Read Deadland's Harvest Online

Authors: Rachel Aukes

Tags: #Literature & Fiction, #Genre Fiction, #Horror, #Science Fiction & Fantasy, #Science Fiction, #Post-Apocalyptic, #Teen & Young Adult, #Classics

Deadland's Harvest

Deadland’s Harvest

By

Rachel Aukes

 

 

Part
2 of the Deadland Saga

 

The seven deadly sins, with a shambling twist

 

 

The Deadland Saga

100 Days in Deadland

Deadland’s Harvest

Deadland Rising (coming late 2014)

 

For my
parents.

Thank you f
or letting me read all the comic books I wanted.

 

 

Chapter I

 

“Cash!”

I tried to open my eyes, but they were glued shut. I opened my mouth to respond, but my tongue was too parched and swollen. I couldn’t even move through the shivers that racked my dew-drenched body.

“Cash! Damn it, where are you, girl? Cash!”

I willed strength into my arms to push myself up, but could barely lift my head.

I wanted to tell whoever was calling to me to be quiet, that the herd had disappeared only a few hours earlier. Instead, I could barely force out a rough, garbled syllable. “
Here
.” Trying to speak choked my sandpaper throat. Blood trickled from my cracked lips.

“Cash!”

The voice was closer and louder now, echoed by other voices, each one calling my name. I pried my eyes open, but the world remained a cloudy blur.

“Up here,” I called out louder this time, though the words still came out as only a coarse whisper.

With the last of my strength, I rolled over the backpack that had been propping me up on the angled roof, and let myself roll down. As I picked up speed, I clawed at the shingles to slow my descent, but it did nothing but scrape the skin from my fingers. I fell off the edge and plummeted to the ground ten feet below. Agony shot through my abused body, and I collapsed, my head hitting the ground with a thud.

A pleasant numbness followed, and crystalline stars glittered through my vision. They were the first things in over a day that I could see sharply. As the stars faded, I could make out a man-like shape moving toward me.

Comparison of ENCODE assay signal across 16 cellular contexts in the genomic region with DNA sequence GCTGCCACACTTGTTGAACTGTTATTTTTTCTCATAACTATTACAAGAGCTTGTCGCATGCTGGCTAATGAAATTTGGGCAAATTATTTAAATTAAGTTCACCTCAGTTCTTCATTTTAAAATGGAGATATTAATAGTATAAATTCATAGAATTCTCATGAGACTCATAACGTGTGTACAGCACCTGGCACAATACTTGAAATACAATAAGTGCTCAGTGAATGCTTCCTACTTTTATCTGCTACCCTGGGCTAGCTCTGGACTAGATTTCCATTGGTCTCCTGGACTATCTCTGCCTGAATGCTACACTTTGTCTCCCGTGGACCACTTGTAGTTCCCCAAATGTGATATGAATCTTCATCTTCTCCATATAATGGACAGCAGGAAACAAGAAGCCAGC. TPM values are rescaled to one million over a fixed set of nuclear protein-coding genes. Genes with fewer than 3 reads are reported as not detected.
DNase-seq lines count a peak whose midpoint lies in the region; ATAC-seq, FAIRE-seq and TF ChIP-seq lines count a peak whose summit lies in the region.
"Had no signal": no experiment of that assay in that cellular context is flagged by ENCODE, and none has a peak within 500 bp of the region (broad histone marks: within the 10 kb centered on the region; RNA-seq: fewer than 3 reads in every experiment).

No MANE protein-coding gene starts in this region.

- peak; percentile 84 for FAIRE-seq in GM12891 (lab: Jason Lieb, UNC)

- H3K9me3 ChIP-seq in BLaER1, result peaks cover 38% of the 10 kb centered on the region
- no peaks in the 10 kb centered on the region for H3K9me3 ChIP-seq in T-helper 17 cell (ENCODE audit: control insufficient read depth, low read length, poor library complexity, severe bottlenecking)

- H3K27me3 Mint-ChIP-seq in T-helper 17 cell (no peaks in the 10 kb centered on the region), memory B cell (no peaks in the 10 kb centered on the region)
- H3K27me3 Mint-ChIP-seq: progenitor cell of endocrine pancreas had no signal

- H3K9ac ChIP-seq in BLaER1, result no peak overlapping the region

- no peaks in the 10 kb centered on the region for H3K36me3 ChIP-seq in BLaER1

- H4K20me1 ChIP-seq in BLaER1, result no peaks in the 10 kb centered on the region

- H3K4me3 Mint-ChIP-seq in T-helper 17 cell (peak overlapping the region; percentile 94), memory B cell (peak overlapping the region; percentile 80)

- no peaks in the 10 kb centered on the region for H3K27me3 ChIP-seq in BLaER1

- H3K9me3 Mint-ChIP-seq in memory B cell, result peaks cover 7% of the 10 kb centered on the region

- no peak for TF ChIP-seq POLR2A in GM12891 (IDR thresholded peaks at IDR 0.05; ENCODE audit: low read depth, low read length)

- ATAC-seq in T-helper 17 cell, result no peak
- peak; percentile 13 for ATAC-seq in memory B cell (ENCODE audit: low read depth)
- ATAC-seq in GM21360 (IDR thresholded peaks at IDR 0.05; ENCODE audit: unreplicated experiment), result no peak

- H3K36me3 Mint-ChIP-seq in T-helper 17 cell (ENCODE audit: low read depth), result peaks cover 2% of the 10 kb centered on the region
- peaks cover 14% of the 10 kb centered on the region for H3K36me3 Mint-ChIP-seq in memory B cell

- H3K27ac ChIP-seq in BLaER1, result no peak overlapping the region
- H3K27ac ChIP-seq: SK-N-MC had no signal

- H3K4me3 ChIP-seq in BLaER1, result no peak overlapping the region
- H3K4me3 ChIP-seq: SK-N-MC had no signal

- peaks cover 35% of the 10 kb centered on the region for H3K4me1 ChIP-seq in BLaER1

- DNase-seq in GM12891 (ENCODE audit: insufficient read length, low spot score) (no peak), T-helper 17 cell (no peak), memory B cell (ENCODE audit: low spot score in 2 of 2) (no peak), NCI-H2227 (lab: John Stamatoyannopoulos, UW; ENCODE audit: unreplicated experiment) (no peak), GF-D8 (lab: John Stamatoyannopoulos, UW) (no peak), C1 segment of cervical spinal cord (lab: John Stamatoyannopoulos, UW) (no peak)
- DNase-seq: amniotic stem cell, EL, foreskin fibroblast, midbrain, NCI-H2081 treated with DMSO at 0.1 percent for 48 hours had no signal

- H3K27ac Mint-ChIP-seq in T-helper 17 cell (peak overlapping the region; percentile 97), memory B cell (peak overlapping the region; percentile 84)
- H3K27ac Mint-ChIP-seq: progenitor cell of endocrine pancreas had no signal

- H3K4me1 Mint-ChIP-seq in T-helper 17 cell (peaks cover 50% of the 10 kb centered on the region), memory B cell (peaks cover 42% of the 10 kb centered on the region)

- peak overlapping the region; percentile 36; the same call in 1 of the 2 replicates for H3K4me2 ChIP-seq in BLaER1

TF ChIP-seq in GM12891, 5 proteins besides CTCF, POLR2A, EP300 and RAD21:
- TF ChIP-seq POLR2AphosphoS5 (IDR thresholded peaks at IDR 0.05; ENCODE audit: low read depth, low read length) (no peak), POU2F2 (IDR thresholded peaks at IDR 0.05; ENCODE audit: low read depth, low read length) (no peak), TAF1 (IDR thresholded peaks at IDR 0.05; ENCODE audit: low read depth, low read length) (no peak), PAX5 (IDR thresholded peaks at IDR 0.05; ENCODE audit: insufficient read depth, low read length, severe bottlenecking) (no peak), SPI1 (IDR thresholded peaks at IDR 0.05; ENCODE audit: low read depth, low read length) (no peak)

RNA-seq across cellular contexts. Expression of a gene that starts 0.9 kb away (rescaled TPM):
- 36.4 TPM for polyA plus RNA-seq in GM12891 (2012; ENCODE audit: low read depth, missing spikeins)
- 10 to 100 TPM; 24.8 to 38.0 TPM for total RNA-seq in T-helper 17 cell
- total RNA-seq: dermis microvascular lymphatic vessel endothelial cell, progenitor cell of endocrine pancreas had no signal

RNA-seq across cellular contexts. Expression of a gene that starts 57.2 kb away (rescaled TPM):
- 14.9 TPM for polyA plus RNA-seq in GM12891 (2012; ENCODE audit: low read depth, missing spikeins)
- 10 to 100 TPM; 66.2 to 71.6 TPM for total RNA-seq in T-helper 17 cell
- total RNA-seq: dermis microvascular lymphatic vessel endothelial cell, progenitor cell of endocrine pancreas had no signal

A gunshot fired, and the shape collapsed. The acrid stench of plague and rot hit me.

Zed.

Another shape approached, and I tried to kick away, but my limbs weighed a ton, my movements sluggish. Arms wrapped around me, holding me in a relentless grip. I whimpered as I waited for dull, broken teeth to shred my skin.

“Cash, I’ve got you. You’re safe now.”

Once the words sunk in, the tension in my muscles gave way, and I inhaled the fresh soapy smell of a man who’d recently bathed. Through my blurry vision, I could barely make out the blond clean-shaven soldier in full gear. “Tyler?”

“Yes, it’s me. I’ve got you. Everything’s going to be okay.”

I felt myself lifted off the ground and I held onto his shirt. My leg that had a gunshot through it throbbed with each sway of Captain Tyler Masden’s steps, but I welcomed the pain. It meant I was alive.

They found me!

It was hard to think, with black clouds drowning my happy thoughts as quickly as they came. I was jostled around and found myself laying on a cold hard surface. The rumble of a big engine starting reverberated through my body. My consciousness ebbed against the soothing engine vibration, but I didn’t mind. I was safe now.

“Holy shit, she’s alive.” I heard Griz’s familiar deep voice off to my left, sounding a million miles away.

“Here,” Tyler said, lifting my head. “Drink this.”